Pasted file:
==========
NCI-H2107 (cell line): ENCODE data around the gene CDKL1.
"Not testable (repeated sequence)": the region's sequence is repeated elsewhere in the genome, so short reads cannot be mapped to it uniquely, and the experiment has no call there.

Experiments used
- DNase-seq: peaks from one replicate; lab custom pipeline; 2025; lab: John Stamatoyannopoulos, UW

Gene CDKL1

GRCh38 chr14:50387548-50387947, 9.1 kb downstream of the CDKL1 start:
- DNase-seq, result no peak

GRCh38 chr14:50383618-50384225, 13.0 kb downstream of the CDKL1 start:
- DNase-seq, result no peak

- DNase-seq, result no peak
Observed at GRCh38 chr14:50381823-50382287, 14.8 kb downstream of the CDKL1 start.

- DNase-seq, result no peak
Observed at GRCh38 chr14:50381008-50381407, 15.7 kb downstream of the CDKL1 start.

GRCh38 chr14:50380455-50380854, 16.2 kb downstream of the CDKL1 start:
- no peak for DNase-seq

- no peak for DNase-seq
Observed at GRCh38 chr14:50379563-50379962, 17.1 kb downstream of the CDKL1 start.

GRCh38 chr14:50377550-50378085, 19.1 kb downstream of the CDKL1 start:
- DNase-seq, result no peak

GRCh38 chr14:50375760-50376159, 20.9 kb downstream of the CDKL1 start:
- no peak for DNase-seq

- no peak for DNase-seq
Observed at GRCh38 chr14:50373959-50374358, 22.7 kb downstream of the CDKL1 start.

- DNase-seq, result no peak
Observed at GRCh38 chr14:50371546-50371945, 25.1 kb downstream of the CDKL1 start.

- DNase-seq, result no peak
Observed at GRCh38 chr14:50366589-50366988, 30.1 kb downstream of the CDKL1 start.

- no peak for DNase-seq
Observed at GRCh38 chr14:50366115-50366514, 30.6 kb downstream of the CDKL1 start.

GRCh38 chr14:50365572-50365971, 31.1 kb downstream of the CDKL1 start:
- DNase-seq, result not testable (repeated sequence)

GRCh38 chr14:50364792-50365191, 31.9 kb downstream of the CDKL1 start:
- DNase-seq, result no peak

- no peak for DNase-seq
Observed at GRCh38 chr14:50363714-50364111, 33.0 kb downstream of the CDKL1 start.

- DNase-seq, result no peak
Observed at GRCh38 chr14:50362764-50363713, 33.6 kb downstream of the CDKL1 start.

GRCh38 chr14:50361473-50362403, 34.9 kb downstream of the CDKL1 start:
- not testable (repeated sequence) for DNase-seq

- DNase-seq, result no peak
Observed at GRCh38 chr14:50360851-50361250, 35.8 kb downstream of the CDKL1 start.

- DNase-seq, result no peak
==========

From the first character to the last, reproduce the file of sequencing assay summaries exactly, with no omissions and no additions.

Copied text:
NCI-H2107 (cell line): ENCODE data around the gene CDKL1.
"Not testable (repeated sequence)": the region's sequence is repeated elsewhere in the genome, so short reads cannot be mapped to it uniquely, and the experiment has no call there.

Experiments used
- DNase-seq: peaks from one replicate; lab custom pipeline; 2025; lab: John Stamatoyannopoulos, UW

Gene CDKL1

GRCh38 chr14:50387548-50387947, 9.1 kb downstream of the CDKL1 start:
- DNase-seq, result no peak

GRCh38 chr14:50383618-50384225, 13.0 kb downstream of the CDKL1 start:
- DNase-seq, result no peak

- DNase-seq, result no peak
Observed at GRCh38 chr14:50381823-50382287, 14.8 kb downstream of the CDKL1 start.

- DNase-seq, result no peak
Observed at GRCh38 chr14:50381008-50381407, 15.7 kb downstream of the CDKL1 start.

GRCh38 chr14:50380455-50380854, 16.2 kb downstream of the CDKL1 start:
- no peak for DNase-seq

- no peak for DNase-seq
Observed at GRCh38 chr14:50379563-50379962, 17.1 kb downstream of the CDKL1 start.

GRCh38 chr14:50377550-50378085, 19.1 kb downstream of the CDKL1 start:
- DNase-seq, result no peak

GRCh38 chr14:50375760-50376159, 20.9 kb downstream of the CDKL1 start:
- no peak for DNase-seq

- no peak for DNase-seq
Observed at GRCh38 chr14:50373959-50374358, 22.7 kb downstream of the CDKL1 start.

- DNase-seq, result no peak
Observed at GRCh38 chr14:50371546-50371945, 25.1 kb downstream of the CDKL1 start.

- DNase-seq, result no peak
Observed at GRCh38 chr14:50366589-50366988, 30.1 kb downstream of the CDKL1 start.

- no peak for DNase-seq
Observed at GRCh38 chr14:50366115-50366514, 30.6 kb downstream of the CDKL1 start.

GRCh38 chr14:50365572-50365971, 31.1 kb downstream of the CDKL1 start:
- DNase-seq, result not testable (repeated sequence)

GRCh38 chr14:50364792-50365191, 31.9 kb downstream of the CDKL1 start:
- DNase-seq, result no peak

- no peak for DNase-seq
Observed at GRCh38 chr14:50363714-50364111, 33.0 kb downstream of the CDKL1 start.

- DNase-seq, result no peak
Observed at GRCh38 chr14:50362764-50363713, 33.6 kb downstream of the CDKL1 start.

GRCh38 chr14:50361473-50362403, 34.9 kb downstream of the CDKL1 start:
- not testable (repeated sequence) for DNase-seq

- DNase-seq, result no peak
Observed at GRCh38 chr14:50360851-50361250, 35.8 kb downstream of the CDKL1 start.

- DNase-seq, result no peak